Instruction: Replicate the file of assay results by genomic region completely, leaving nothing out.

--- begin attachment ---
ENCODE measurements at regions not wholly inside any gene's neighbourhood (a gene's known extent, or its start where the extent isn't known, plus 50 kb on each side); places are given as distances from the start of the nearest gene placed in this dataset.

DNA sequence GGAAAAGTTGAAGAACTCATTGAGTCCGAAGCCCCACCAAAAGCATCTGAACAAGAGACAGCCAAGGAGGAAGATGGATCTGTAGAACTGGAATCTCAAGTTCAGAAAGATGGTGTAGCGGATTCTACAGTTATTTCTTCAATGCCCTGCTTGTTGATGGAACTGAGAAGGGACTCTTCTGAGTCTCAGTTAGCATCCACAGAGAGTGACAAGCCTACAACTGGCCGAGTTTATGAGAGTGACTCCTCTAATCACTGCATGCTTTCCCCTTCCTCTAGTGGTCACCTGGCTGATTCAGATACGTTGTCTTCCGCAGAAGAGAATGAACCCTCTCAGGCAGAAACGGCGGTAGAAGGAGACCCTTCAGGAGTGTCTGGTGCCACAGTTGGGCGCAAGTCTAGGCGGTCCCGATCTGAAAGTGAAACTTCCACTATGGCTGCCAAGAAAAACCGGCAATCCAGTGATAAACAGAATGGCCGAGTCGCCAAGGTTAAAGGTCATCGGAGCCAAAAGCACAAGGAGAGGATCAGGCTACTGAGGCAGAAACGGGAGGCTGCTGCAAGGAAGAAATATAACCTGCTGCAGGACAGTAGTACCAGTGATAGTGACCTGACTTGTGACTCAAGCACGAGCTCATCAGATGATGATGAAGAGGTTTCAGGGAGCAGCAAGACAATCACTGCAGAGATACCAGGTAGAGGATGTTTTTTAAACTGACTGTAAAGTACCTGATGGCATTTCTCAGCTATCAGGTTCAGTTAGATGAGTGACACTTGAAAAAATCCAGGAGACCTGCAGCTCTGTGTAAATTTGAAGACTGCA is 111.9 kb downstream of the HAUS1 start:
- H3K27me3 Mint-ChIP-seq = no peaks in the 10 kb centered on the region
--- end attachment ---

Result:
ENCODE measurements at regions not wholly inside any gene's neighbourhood (a gene's known extent, or its start where the extent isn't known, plus 50 kb on each side); places are given as distances from the start of the nearest gene placed in this dataset.

DNA sequence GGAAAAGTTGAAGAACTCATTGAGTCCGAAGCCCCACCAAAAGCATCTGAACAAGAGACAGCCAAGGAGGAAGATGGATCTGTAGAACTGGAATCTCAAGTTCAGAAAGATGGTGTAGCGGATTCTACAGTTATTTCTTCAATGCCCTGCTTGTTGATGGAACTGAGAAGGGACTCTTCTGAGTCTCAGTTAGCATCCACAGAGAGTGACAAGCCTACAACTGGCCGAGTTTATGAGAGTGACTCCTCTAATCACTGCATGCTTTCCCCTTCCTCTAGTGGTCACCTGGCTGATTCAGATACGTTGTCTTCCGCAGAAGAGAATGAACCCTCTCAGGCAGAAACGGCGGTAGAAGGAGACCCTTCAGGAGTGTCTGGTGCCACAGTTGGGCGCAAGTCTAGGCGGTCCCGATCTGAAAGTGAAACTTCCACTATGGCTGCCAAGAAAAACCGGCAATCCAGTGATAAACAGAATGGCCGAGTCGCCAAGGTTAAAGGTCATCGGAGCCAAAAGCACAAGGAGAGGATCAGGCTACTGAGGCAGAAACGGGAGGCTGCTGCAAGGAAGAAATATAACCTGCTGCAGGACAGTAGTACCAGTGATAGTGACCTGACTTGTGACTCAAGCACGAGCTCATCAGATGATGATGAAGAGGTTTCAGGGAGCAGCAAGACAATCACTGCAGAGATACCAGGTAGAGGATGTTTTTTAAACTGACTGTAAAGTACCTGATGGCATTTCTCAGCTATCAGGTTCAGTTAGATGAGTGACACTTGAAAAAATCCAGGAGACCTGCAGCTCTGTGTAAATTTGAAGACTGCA is 111.9 kb downstream of the HAUS1 start:
- H3K27me3 Mint-ChIP-seq = no peaks in the 10 kb centered on the region